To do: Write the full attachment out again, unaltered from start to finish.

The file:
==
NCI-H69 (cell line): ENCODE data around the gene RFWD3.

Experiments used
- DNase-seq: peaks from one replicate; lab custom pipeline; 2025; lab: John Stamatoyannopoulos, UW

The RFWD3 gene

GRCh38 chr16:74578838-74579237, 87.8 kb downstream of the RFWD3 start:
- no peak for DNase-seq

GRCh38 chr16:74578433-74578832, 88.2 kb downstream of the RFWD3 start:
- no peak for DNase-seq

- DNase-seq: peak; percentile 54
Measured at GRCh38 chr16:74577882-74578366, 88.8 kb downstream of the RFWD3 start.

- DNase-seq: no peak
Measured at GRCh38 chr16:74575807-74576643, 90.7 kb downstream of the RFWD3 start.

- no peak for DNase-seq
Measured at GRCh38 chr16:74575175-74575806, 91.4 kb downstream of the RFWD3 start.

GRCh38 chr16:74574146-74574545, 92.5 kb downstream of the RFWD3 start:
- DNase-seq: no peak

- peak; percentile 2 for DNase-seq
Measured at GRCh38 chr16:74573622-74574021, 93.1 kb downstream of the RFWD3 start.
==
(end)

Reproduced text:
NCI-H69 (cell line): ENCODE data around the gene RFWD3.

Experiments used
- DNase-seq: peaks from one replicate; lab custom pipeline; 2025; lab: John Stamatoyannopoulos, UW

The RFWD3 gene

GRCh38 chr16:74578838-74579237, 87.8 kb downstream of the RFWD3 start:
- no peak for DNase-seq

GRCh38 chr16:74578433-74578832, 88.2 kb downstream of the RFWD3 start:
- no peak for DNase-seq

- DNase-seq: peak; percentile 54
Measured at GRCh38 chr16:74577882-74578366, 88.8 kb downstream of the RFWD3 start.

- DNase-seq: no peak
Measured at GRCh38 chr16:74575807-74576643, 90.7 kb downstream of the RFWD3 start.

- no peak for DNase-seq
Measured at GRCh38 chr16:74575175-74575806, 91.4 kb downstream of the RFWD3 start.

GRCh38 chr16:74574146-74574545, 92.5 kb downstream of the RFWD3 start:
- DNase-seq: no peak

- peak; percentile 2 for DNase-seq
Measured at GRCh38 chr16:74573622-74574021, 93.1 kb downstream of the RFWD3 start.